A motorsports country club that will feature a road course designed by Formula One and Indy 500 champion Jacques Villeneuve has been given the green light on construction.
The site for Area 27, a complex based in the South Okanagan region of Canada’s British Columbia province, has been designated for motorsports for the next 110 years as part of final approval from the Osoyoos Indian Band on Jan. 9.
Villeneuve is part of the main group behind the complex along with president Bill Drossos, Trevor Seibert, and David King.
The first phase of their project involves creation of the Villeneuve-penned 3-mile road course, which is being constructed to FIA Grade 2 standards so it can potentially host major motorsports events in the future.
Also part of the first phase is a driving academy, karting center, access roads, fencing, and other infrastructure.
From there, Villeneuve and Co. will move into other phases that include construction of commercial buildings such as a members’ clubhouse, condominium-style suites for arrive and drive days, and event-related infrastructure (grandstands, pit garages, media center, etc.).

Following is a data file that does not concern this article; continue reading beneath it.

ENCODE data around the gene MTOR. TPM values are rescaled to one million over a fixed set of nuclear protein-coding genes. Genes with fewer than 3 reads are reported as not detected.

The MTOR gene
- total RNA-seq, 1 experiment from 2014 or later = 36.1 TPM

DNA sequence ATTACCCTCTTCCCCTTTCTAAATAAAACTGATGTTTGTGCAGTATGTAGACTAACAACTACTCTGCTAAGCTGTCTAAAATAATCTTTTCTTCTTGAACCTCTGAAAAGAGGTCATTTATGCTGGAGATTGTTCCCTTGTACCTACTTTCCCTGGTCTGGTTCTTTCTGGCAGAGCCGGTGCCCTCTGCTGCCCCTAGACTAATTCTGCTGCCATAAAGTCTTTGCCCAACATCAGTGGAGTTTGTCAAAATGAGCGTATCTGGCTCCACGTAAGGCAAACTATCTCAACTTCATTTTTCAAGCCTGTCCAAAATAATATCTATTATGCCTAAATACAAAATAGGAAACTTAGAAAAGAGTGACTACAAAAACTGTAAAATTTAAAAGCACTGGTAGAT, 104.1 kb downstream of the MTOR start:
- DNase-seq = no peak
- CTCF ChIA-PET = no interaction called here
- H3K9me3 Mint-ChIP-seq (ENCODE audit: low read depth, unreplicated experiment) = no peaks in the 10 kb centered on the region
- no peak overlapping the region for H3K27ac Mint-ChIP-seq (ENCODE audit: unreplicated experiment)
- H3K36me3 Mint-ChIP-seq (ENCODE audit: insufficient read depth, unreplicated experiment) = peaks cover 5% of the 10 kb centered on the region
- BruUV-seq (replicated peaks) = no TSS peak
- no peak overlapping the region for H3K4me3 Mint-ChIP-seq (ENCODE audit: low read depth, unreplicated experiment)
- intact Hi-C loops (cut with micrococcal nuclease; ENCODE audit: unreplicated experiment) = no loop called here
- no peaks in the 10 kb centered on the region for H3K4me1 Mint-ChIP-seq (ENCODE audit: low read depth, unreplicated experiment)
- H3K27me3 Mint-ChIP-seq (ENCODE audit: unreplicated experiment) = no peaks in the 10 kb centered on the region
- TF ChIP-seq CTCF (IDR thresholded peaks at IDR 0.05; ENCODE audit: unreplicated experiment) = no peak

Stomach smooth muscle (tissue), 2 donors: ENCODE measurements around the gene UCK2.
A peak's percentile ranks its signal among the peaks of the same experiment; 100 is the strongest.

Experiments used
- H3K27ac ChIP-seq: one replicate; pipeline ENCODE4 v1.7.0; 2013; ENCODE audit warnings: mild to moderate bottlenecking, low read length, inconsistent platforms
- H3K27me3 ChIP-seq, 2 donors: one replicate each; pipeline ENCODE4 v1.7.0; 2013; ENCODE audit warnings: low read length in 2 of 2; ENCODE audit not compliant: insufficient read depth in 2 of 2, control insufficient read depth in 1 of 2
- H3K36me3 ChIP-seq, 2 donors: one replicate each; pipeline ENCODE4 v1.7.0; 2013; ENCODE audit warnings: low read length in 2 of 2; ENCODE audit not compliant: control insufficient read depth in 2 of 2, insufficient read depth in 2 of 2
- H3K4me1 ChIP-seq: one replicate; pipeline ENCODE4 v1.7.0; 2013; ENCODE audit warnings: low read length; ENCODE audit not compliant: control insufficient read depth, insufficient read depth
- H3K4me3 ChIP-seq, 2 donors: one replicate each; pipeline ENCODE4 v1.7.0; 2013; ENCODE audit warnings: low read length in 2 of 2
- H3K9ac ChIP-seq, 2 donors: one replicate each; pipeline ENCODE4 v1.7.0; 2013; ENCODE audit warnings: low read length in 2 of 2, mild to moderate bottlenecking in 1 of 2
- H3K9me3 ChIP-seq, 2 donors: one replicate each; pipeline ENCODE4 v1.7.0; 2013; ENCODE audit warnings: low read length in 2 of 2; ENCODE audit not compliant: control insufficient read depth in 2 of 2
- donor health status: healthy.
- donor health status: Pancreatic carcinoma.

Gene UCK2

Drossos told the Penticton (B.C.) Western News that construction is planned to begin this spring.
“For the South Okanagan, it’s of huge significance in terms of potential revenue and tourism,” he said. “It’s a unique draw. Not competing with anything else. This will be the only thing of its kind in western Canada.”
On Area 27’s website, Villeneuve himself provides an idea of what kind of course he hopes to produce.
“I have been lucky to race all over the globe on a diversity of tracks over the years,” he says. “Some tracks were amazing for that single [qualifying] lap excitement of driving on the edge and pushing the limit. Other tracks provided for great races with incredible overtaking opportunities. With all these options for rushes of adrenaline, there were also the tracks that seemed to lack soul or excitement.
“I have always relished the challenge of designing an exciting track, taking into account the single lap excitement, combined with wheel-to-wheel racing opportunities, all while avoiding the pitfalls of the uninteresting tracks. The goal is to design a track I would be proud of getting pole position on, where the fans would also enjoy watching an exciting race.”